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Finn McRedmond: It is cruel to dress birth control up as freedom-enhancing for all women

Liberty must afford women the economic capacity to have children if they want

It came as a surprise to many of my friends in London that contraception will only be made free for women between the ages of 17-25 from August 2022. The incredulous responses I was met with when I raised the news from the budget speaks much to Ireland’s slow pace in the realm of reproductive freedom.

Though of course that is something all too familiar to the women of Ireland, considering the only-recent legalisation of abortion, as just one example.

Shifting cultural tides are to thank for these crucial developments in reproductive rights. It is a no-brainer that access to birth control should not be limited to the affluent. That would run counter to everything we are supposed to hold dear in a liberal society: values of equality, justice and freedom.

But naturally many have found reason to be dissatisfied with the measures. Though the religious opposition is not one to concern us. It is totally within the rights of those who hold such religious and ethical beliefs. Rather, some have suggested the measures do not go far enough.


Reproductive freedom exceeds the realms of pure policy and hoves into the purview of moral and ethical philosophy

Why, for example, is it only limited to 17-25 year olds? At the age of 26, not many of my friends have intentions of starting a family any time soon.

But there is an easy riposte. The measure is intended as a first step. And it is not exactly within the nature of this government to introduce radical, sweeping policy. To expect otherwise would locate you far beyond the realms of reality.

Is there a fairer criticism? That reserving free birth control solely for women is reflective of an entrenched sexism that sees pregnancy-prevention as just the woman’s responsibility? It does not seem equitable that women suffer the majority of the burden of contraception.

Sure. But, of course, there is no long-term reversible birth control currently available to men, compared to the litany of options available to women. Unfortunately solving that particular societal ill – a product of women long being disadvantaged in medical treatment – is not within the remit of the budgetary architecture. And it is certainly beyond the scope of Paschal Donohue’s brief to right decades of contraceptive injustices.

Childcare costs

But there is something more pernicious that underlies all of this. When faced with progress, the impulse to enumerate all the ways in which the policy is insufficiently progressive strikes me as a uniquely uncharitable and counterproductive impulse. Any progress is good.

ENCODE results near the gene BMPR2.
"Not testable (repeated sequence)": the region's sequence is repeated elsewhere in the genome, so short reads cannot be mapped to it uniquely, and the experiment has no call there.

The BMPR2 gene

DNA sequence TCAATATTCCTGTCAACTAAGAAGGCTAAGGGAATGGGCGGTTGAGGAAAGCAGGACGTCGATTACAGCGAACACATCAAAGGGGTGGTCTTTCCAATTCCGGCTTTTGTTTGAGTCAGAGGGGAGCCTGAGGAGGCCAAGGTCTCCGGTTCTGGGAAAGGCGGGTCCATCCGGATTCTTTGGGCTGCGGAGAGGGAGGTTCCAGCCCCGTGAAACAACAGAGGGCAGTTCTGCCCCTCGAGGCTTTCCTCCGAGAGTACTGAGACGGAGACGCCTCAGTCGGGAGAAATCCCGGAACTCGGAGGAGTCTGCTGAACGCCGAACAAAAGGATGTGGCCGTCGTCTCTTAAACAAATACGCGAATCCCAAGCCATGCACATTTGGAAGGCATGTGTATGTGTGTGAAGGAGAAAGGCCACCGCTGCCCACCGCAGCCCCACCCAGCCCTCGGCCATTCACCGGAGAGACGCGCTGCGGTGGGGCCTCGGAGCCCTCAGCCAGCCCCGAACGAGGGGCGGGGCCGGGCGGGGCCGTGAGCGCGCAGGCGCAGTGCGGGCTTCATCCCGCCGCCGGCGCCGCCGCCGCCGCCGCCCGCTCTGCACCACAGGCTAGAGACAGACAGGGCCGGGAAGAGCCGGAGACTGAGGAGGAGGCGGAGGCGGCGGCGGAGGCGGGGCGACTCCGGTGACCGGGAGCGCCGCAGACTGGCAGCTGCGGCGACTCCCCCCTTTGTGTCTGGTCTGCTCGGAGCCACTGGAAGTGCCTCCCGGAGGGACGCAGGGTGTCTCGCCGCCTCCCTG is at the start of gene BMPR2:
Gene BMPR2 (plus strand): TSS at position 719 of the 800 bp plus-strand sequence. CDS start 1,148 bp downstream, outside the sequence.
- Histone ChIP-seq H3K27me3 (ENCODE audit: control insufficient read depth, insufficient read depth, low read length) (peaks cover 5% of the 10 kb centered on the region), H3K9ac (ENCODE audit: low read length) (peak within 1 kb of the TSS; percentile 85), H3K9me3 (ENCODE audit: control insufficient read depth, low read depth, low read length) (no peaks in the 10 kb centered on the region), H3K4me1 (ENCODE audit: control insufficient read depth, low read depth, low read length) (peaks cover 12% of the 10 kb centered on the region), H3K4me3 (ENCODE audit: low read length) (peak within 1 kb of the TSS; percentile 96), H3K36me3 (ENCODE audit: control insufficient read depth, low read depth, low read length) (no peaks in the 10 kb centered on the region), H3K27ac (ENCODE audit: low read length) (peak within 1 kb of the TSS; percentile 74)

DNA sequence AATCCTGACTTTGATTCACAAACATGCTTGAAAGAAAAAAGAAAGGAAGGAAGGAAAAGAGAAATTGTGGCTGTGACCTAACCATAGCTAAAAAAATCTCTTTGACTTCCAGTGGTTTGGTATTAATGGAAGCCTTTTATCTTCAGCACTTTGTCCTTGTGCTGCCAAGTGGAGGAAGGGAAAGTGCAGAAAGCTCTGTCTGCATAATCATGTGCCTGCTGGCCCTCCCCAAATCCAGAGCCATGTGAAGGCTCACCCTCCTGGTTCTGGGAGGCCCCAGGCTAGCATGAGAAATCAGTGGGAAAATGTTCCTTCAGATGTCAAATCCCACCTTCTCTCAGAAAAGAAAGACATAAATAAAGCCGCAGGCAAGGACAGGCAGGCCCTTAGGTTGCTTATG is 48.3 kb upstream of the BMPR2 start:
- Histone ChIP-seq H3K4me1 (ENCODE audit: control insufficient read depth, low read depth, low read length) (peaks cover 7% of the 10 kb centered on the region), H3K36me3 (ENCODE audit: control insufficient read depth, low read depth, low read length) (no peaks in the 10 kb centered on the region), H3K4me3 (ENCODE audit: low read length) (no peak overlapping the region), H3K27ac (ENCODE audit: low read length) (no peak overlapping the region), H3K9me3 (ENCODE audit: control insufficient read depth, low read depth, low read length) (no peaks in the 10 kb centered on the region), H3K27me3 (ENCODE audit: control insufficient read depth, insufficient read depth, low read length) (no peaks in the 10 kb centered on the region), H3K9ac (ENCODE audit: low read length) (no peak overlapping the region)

But the question of reproductive freedom exceeds the realms of pure policy and hoves into the purview of moral and ethical philosophy.

The very welcome measure of free contraception does not, in fact, succeed in granting every woman with absolute reproductive freedom. And to present it as doing so is dishonest.

It has become an odd feature of liberal discourse to suggest birth control is an effective and desirable method of reducing childhood poverty

Because, as Matthew Breunig argued in the Los Angeles Times, reproductive freedom is not solely about the ability to prevent conception, but it is also about affording all women the economic capacity to have children if they want to.

Based on findings from the OECD this year, Ireland has the fourth-highest childcare costs in the world. There were good measures announced in the budget: €716 million investment in childcare, with the National Childcare Scheme subsidy also extended to children under 15.

However, Childhood Services Ireland has been one voice among many to suggest this will do little to make childcare affordable to the least advantaged.

Birth control

It ought not be thought radical to suggest that women will continue to lack reproductive freedom so long as the cost of childcare precludes anyone from starting a family on account of their financial circumstances.

Nor should we accept that the decision to have children could carry severe financial grief for anyone who decides to do so anyway. To suggest otherwise is backwards and totally at odds with what we ought to expect from a liberal society.

But it has become an odd feature of liberal discourse to suggest that birth control is an effective and desirable method of reducing childhood poverty, and preventing the entrenchment in poverty of women of a childbearing age.

The Washington Post’s Catherine Rampell made exactly that case: “I have a humble suggestion for anti-poverty policy . . . better access to contraception.” In 2017, Bryce Covert wrote the New Republic article How the pill made the American economy great, citing research in the Journal of Family and Marriage that “definitely established that the higher the female fertility rate, the lower women’s chances of working in paid jobs”. In 2014, the Atlantic ran with the headline “The social and economic benefits of reliable contraception”.

It is certainly true that access to birth control is individually liberating for many women, and perhaps it is economically beneficial to society too. But it is uniquely cruel to dress it up as freedom-enhancing for all women.

Because so long as the safest financial choice for the precarious is preventing pregnancy, then the idea that these contraception measures bestows ultimate reproductive freedom is illusory at best. The capacity to have children should be as valuable as the choice to not.